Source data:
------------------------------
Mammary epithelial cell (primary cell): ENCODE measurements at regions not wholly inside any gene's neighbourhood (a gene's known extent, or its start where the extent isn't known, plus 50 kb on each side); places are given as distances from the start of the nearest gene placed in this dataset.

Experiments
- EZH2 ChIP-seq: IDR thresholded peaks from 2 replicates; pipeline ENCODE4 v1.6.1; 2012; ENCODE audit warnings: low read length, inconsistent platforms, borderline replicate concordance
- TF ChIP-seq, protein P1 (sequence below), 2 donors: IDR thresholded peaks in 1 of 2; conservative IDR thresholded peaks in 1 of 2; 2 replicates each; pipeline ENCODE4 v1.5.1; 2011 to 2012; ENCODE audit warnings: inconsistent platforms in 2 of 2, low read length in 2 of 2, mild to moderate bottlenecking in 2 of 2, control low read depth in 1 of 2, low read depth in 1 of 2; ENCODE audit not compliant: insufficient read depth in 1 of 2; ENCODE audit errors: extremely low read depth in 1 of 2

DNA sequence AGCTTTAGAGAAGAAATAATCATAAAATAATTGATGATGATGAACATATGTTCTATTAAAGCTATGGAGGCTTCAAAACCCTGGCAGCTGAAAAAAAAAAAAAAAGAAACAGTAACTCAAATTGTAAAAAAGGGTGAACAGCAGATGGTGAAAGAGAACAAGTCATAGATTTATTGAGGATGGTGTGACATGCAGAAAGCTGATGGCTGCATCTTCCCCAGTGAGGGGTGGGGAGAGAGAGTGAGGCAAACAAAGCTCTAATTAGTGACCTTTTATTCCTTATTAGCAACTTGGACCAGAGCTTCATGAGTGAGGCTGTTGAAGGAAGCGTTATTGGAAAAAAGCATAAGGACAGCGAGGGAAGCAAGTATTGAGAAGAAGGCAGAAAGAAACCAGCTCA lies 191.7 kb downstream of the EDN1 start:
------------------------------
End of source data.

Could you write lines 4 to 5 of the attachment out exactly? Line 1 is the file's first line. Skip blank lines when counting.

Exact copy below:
- TF ChIP-seq, protein P1 (sequence below), 2 donors: IDR thresholded peaks in 1 of 2; conservative IDR thresholded peaks in 1 of 2; 2 replicates each; pipeline ENCODE4 v1.5.1; 2011 to 2012; ENCODE audit warnings: inconsistent platforms in 2 of 2, low read length in 2 of 2, mild to moderate bottlenecking in 2 of 2, control low read depth in 1 of 2, low read depth in 1 of 2; ENCODE audit not compliant: insufficient read depth in 1 of 2; ENCODE audit errors: extremely low read depth in 1 of 2

DNA sequence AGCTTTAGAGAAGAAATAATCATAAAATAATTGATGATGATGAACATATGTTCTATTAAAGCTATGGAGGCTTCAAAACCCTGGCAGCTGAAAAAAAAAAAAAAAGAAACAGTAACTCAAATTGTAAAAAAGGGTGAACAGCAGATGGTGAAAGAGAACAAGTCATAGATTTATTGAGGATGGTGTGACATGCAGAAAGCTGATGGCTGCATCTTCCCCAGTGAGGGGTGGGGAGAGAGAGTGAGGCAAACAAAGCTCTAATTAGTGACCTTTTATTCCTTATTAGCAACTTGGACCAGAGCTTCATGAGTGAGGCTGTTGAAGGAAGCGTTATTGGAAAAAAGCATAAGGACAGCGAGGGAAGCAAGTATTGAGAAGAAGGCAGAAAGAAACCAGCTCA lies 191.7 kb downstream of the EDN1 start: